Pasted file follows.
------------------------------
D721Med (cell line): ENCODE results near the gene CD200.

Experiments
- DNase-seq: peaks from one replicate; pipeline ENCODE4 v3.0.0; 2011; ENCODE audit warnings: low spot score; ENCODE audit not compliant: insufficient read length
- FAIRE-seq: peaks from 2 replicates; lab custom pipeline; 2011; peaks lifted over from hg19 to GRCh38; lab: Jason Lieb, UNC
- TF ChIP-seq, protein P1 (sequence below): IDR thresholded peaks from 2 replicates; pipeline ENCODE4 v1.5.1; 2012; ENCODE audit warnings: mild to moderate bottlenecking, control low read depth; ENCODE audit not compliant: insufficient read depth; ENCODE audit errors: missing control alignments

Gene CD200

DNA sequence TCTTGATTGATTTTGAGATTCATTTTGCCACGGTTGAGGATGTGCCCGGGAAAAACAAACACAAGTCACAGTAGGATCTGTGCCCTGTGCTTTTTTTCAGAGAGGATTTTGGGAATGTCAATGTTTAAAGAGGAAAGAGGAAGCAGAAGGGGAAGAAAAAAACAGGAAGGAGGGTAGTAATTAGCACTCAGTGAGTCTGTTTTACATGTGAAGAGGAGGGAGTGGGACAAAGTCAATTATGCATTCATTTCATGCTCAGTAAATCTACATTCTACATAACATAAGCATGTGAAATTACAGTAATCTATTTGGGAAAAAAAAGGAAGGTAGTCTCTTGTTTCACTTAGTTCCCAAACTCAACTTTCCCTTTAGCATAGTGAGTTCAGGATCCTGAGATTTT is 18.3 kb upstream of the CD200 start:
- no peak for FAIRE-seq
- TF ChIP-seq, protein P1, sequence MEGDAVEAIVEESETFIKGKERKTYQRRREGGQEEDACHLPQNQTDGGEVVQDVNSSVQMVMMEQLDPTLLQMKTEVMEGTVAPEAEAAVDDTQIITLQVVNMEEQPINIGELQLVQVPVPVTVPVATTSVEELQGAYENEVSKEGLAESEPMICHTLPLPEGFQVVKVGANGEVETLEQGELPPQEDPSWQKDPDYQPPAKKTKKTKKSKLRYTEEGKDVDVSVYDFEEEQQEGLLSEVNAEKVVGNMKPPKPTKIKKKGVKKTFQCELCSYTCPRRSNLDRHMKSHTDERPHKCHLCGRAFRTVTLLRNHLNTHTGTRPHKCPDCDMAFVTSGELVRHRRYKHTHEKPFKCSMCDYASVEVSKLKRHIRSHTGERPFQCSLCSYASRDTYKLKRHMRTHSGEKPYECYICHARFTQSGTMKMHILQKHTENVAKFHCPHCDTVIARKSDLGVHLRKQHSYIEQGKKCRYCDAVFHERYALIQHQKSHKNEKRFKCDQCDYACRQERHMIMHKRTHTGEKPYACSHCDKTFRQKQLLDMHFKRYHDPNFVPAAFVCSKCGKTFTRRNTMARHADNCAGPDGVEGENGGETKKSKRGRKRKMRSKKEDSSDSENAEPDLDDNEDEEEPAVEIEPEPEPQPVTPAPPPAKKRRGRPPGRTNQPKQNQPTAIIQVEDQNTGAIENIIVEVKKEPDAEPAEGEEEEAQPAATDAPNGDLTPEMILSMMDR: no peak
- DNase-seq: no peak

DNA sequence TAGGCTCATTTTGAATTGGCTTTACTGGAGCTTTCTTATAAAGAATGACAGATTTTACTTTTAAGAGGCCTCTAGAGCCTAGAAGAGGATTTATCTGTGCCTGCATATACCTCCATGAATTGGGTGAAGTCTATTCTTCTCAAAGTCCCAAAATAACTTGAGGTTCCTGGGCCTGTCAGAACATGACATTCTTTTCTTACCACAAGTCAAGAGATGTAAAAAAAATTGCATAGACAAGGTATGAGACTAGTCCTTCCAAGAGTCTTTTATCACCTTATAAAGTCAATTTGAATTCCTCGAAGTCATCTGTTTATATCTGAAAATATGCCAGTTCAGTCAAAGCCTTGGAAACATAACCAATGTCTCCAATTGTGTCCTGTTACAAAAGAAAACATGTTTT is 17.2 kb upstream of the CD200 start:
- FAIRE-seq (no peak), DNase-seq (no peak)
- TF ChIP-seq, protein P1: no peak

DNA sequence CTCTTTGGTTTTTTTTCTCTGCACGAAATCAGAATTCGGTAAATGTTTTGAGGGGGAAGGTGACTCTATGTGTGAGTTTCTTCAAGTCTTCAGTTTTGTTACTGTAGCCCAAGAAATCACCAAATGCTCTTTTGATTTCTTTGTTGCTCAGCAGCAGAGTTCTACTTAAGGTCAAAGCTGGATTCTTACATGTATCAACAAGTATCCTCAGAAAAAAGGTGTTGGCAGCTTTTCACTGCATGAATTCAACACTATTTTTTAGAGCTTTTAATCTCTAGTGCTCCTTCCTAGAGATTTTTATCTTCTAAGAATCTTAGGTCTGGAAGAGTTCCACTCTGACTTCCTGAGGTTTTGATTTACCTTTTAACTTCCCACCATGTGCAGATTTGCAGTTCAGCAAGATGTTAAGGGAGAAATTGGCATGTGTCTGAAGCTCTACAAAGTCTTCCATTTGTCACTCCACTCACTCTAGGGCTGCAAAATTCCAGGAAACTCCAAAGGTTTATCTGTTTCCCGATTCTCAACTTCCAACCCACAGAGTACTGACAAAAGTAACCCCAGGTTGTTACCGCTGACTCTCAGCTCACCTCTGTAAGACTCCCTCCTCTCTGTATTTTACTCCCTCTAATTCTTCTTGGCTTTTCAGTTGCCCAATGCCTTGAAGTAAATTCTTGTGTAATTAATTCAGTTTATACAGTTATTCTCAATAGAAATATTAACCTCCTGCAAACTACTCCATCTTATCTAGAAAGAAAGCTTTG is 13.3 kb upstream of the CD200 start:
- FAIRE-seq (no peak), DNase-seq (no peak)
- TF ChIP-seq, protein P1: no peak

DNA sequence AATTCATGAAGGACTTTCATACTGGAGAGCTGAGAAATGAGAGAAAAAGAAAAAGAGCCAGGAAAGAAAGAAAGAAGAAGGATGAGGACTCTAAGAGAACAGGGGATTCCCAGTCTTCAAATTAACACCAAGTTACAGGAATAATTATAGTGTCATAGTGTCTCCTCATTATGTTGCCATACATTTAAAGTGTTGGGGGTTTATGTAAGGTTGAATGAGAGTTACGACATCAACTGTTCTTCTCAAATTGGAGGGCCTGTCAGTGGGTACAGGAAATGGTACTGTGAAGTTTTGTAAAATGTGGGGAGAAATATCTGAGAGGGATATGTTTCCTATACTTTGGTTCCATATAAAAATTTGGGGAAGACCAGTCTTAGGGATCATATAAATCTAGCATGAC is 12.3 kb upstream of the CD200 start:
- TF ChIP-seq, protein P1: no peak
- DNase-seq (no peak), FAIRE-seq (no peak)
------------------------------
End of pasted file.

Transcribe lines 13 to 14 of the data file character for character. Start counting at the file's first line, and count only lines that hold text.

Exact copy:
- TF ChIP-seq, protein P1: no peak

DNA sequence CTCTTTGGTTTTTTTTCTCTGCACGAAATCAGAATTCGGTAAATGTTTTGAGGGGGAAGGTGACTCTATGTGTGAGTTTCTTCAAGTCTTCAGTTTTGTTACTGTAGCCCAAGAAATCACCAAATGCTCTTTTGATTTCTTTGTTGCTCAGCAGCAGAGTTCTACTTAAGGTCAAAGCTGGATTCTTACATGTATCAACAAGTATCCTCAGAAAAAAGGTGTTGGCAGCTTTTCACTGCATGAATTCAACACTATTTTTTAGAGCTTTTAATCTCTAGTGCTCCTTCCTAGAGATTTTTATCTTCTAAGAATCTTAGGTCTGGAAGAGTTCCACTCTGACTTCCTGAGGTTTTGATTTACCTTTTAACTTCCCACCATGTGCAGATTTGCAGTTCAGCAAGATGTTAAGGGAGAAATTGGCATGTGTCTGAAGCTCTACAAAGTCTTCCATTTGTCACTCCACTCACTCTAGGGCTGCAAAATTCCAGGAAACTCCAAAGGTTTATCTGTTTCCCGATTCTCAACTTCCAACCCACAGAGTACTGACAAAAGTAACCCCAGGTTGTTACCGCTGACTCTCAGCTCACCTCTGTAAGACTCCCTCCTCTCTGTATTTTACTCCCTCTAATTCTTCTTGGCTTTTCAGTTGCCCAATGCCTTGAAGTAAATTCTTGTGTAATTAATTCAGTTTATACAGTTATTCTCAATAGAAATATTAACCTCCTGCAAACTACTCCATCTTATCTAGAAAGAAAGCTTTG is 13.3 kb upstream of the CD200 start: